WASHINGTON ― A bipartisan group of senators is taking another crack at making Congress do its job and vote to authorize wars.
Sens. Bob Corker (R-Tenn.) and Tim Kaine (D-Va.) on Monday unveiled a new authorization for use of military force, or AUMF, that redefines the limits on President Donald Trump’s ability to attack non-state terrorist groups around the world. This is not related to Trump’s recent strikes in Syria.
Their proposal does four things.
Most notably, it expands Trump’s authority to take military action against al Qaeda, ISIS or the Taliban, wherever they may be geographically.
It repeals a 2002 AUMF that authorized military action in Iraq and a sweeping 2001 AUMF that allowed military action against al Qaeda.
It requires the president to report to Congress any time he sends new forces into a new country. The president has 48 hours to notify Congress, and lawmakers have 60 days to pass legislation to remove that authority if they don’t agree. If lawmakers don’t take any action, the existing authorities stay in place.
Finally, every four years, it requires the president to submit to Congress a plan to repeal, modify or keep the authorizations. If Congress does nothing within 60 days, the existing AUMFs stay in place.
“For too long, Congress has given Presidents a blank check to wage war,” Kaine said in a statement. “We’ve let the 9/11 and Iraq War authorizations get stretched to justify wars against multiple terrorist groups in over a dozen countries, from Niger to the Philippines. Our proposal finally repeals those authorizations and makes Congress do its job by weighing in on where, when, and with who we are at war.”
Here’s a copy of the bill.
Co-sponsors of the bill include Sens. Jeff Flake (R-Ariz.), Chris Coons (D-Del.), Todd Young (R-Ind.) and Bill Nelson (D-Fla.).
Corker, who chairs the Senate Foreign Relations Committee, has scheduled a hearing to debate, amend and vote on his legislation next week.
“There have been a number of efforts over the years to update these authorities,” he said in a statement. “I am pleased that we have reached an agreement on a product for the committee to consider and that I hope will ultimately strike an appropriate balance of ensuring the administration has the flexibility necessary to win this fight while strengthening the rightful and necessary role of Congress.”
The senators get points for pushing an issue that Congress keeps putting off. But they’ve got serious obstacles ahead.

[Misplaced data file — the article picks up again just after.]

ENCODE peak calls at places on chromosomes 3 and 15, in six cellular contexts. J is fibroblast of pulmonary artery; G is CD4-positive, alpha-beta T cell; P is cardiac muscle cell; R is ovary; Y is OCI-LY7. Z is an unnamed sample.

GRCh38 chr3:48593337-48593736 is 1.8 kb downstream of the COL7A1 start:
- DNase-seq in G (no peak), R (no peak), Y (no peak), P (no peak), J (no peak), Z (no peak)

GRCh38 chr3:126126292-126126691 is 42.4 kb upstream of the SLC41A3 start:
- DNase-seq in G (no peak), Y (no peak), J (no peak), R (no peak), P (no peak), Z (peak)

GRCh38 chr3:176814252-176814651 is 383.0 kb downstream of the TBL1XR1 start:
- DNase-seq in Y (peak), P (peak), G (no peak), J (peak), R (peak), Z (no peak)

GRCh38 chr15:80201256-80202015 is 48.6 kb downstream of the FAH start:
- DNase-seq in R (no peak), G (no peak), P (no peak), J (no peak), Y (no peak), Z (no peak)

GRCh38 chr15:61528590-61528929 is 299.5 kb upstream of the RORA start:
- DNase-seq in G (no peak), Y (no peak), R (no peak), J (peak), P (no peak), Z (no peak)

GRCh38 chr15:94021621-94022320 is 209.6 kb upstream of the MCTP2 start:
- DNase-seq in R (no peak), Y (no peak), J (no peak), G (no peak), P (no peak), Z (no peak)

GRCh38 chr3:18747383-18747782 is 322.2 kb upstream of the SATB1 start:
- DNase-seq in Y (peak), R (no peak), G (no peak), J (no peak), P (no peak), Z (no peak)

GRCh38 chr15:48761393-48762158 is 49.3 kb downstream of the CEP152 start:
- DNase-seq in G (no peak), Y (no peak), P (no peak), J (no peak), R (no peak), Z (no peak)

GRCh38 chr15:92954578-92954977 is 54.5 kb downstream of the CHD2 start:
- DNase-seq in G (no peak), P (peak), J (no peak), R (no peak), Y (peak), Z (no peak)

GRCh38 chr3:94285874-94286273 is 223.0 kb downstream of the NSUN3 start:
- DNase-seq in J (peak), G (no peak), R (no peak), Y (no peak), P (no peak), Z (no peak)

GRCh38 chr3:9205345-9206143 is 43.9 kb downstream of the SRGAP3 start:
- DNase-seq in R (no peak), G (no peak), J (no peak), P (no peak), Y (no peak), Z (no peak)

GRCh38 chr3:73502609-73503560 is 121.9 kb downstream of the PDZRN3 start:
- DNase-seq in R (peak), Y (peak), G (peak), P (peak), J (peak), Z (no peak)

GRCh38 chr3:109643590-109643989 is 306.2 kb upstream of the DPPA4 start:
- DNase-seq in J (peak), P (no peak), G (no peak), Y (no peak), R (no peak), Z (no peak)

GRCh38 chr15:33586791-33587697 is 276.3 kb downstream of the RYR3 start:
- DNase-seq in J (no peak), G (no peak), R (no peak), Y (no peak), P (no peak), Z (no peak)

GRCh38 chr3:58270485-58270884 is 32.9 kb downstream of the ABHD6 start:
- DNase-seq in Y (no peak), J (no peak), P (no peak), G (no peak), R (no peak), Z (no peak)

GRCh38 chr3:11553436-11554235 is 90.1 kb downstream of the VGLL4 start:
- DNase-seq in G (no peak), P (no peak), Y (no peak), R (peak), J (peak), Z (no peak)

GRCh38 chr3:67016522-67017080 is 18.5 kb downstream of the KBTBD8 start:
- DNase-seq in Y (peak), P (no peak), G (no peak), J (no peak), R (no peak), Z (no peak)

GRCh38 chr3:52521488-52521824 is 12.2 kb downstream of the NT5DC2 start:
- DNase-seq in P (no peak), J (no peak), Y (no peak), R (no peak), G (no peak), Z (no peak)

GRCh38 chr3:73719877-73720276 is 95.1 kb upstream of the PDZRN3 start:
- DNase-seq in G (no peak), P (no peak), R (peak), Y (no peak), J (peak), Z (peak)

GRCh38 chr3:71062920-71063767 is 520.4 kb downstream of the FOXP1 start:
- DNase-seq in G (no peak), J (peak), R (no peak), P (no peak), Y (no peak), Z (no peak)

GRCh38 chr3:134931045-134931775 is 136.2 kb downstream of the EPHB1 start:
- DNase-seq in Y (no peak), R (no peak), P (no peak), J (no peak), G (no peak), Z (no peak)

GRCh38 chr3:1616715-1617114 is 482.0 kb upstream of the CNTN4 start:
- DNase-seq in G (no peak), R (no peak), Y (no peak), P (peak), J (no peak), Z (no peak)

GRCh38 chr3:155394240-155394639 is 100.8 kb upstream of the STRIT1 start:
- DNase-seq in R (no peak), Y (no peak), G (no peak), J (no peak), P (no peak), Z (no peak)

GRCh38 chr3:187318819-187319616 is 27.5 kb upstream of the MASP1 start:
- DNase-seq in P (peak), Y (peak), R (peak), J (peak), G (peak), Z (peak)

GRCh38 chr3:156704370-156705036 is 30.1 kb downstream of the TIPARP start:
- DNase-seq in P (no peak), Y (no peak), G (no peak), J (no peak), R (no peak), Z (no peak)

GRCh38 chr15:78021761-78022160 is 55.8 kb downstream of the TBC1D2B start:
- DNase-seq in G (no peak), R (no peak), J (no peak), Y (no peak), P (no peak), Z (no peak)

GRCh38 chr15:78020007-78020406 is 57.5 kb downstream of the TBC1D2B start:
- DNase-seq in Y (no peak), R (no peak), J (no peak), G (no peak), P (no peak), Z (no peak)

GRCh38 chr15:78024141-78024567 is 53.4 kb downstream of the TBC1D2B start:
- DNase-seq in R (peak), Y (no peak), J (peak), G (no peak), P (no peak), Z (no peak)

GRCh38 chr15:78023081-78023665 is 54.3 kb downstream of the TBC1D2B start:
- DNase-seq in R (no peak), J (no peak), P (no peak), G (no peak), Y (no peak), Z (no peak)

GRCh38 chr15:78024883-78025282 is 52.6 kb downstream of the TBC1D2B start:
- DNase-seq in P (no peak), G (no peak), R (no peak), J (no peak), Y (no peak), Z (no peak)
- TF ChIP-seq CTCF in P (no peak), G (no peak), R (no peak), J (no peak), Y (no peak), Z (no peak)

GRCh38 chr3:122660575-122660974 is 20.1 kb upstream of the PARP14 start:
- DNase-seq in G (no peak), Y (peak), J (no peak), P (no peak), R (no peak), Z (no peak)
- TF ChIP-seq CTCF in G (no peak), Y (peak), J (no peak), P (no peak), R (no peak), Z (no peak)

Republicans, who typically want to give the president as much power as possible to take military action, have reasons to get on board. But this isn’t going to go over well with Democrats who have been pushing for tighter restrictions on the president’s ability to start wars, whether it’s by imposing geographic limits or on the number of U.S. troops being deployed. They also won’t like that this AUMF doesn’t expire and doesn’t require Congress to vote on it every four years.
Then there’s the issue of Hill leaders letting the bill get a floor vote at all. Congress is constitutionally required to authorize any sustained military action, but House Speaker Paul Ryan (R-Wis.) and Senate Majority Leader Mitch McConnell (R-Ky.) have denied war authorization votes for years, for no real reason other than shielding their party members from a politically tough vote.
Congress’ inaction has infuriated a relatively small but bipartisan group of lawmakers who argue they are shirking their role in war-making decisions and letting presidents abuse the never-expired 2001 AUMF.
President Barack Obama stretched the legal limits of the 2001 authorization to unilaterally bomb ISIS, arguing it is an offshoot of al Qaeda. And just last week, Speaker Ryan said Trump could use the 17-year-old war authorization to bomb the Syrian government, which has nothing to do with al Qaeda.
Kaine, who has been a leading voice on the need for a new AUMF for years, said holding a war authorization vote really comes down to lawmakers having a spine or not.
“This is personal to me as the father of a Marine and someone who represents a state so closely connected to the military,” he said. “Congress has painstakingly avoided this debate for years because war votes aren’t easy. But if we’re going to ask our troops to risk their lives in support of a mission, then we need to at least have the courage to show we are behind them.”